|Date of Birth||May 30, 1886|
|Place of Birth||Maybole, Ayrshire|
|Next of Kin||Mrs. Mary Kennedy, Keewatin, Ontario|
|Trade / Calling||millwright|
|Service Record||Link to Service Record|
|Force||Canadian Expeditionary Force|
|Enlisted / Conscripted||Enlisted|
|Address at Enlistment||Keewatin, Ontario|
|Date of Enlistment||August 18, 1916|
|Age at Enlistment||30|
|Theatre of Service||Europe|
|Prisoner of War||No|
|Date of Death||January 16, 1955|
|Age at Death||68|
George Brown Kennedy was born on 30 May 1886 in Maybole, Ayrshire, Scotland. His parents were Alex Kennedy and Maggie Brown. Siblings included: Annie (1879-1883), Elizabeth (b. 1883), Alexander (b. 1888), Quintin (1890-1955), Janet (b. 1892), Margaret (1895-1982), and Isabella (b. 1899). Alex Sr. was a shoe maker and at least two of his children, George and Quintin learned his trade.
George immigrated to Canada in June of 1907 and made his way to Keewatin, Ontario. Five months later, on 15 November 1907 he married Mary Fisher who had also been born in Maybole. George found work as a packer at the flour mill in Keewatin. Son, Alex Kennedy was born in May 1908. The 1911 Canadian Census shows the family living on Nelson Street in Keewatin. The 1921 Census shows four more children in the family: Elizabeth Armour (1912-2001), Margaret (Peggy) (b. 1913), Mary Fisher (b. 1915), George (b. 1916-1977).
On 18 August 1916 George enlisted with the 238th Battalion in Kenora, Ontario. A month later he arrived in England and became part of the Canadian Forestry Corps. The Canadian Forestry Corps provided lumber for the Allied war effort by cutting and preparing timber in the United Kingdom and on the continent of Europe. Forestry units also cleared terrain for the construction of installations such as airfields and runways, prepared railway ties, as well as lumber for the creation of barracks, road surfaces, ammunition crates, and trench construction. George was sent to Scotland and on 01 May 1917 was on strength to Company 10 CFC in Edinburgh. He injured his left knee and was transferred to the 3rd Reserve Battalion. In October 1918 George was transferred to the 4th Battalion and sent to France. He served until his return to England in March of 1919. George was struck off strength to Canada on 29 April 1919. He received his official discharge due to demobilization on 09 May 1919 in Toronto.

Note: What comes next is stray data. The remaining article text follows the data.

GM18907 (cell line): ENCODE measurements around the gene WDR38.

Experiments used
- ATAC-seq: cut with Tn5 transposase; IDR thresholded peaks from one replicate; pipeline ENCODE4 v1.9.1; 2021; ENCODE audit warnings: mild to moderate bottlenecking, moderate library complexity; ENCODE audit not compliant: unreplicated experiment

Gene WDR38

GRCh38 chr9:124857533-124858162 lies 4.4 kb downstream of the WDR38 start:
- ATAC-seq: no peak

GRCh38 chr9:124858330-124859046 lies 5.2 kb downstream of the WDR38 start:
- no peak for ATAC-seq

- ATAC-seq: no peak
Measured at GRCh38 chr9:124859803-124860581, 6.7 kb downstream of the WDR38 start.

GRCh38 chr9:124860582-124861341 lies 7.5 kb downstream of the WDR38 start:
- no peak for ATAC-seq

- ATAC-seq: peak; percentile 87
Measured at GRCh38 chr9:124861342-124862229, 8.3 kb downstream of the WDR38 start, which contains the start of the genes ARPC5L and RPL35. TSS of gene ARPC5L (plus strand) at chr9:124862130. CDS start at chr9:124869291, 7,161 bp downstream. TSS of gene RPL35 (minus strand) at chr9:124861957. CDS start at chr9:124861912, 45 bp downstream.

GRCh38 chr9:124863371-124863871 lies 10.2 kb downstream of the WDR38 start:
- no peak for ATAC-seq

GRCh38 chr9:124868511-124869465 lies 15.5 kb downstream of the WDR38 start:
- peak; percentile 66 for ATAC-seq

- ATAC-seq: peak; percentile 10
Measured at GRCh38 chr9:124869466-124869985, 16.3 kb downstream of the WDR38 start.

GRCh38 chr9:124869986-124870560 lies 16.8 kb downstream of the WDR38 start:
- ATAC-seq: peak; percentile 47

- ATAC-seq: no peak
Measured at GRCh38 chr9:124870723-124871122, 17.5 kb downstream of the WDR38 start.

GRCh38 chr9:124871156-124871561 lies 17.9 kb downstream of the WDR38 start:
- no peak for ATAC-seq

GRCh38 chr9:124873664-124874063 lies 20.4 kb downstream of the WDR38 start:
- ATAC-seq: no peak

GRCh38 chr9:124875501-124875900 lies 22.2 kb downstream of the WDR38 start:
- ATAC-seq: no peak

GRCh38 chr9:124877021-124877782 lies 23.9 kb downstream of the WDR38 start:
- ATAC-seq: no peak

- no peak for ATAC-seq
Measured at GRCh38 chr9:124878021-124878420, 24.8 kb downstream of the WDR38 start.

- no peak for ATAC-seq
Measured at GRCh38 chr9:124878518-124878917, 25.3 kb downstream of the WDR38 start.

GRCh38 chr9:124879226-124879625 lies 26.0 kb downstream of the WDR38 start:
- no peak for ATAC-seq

George returned to his family, his job at the flour mill and Keewatin. Another son, Graham, was born. By 1935 George was a foreman at the flour mill. He retired in 1954.
In July 1954 George and his wife, Mary, traveled to Scotland to visit family. Prior to their planned return in September, George was taken ill. Although his later obituary stated that he died in Maybole, George died on 16 January 1955 in the Western Infirmary in Glasgow. Mary later died in 1968 and is buried in the Lake of the Woods Cemetery in Kenora.
George’s brother, Quintin, also served in WW1, enlisting with the 63rd Battalion in Medicine Hat in 1915.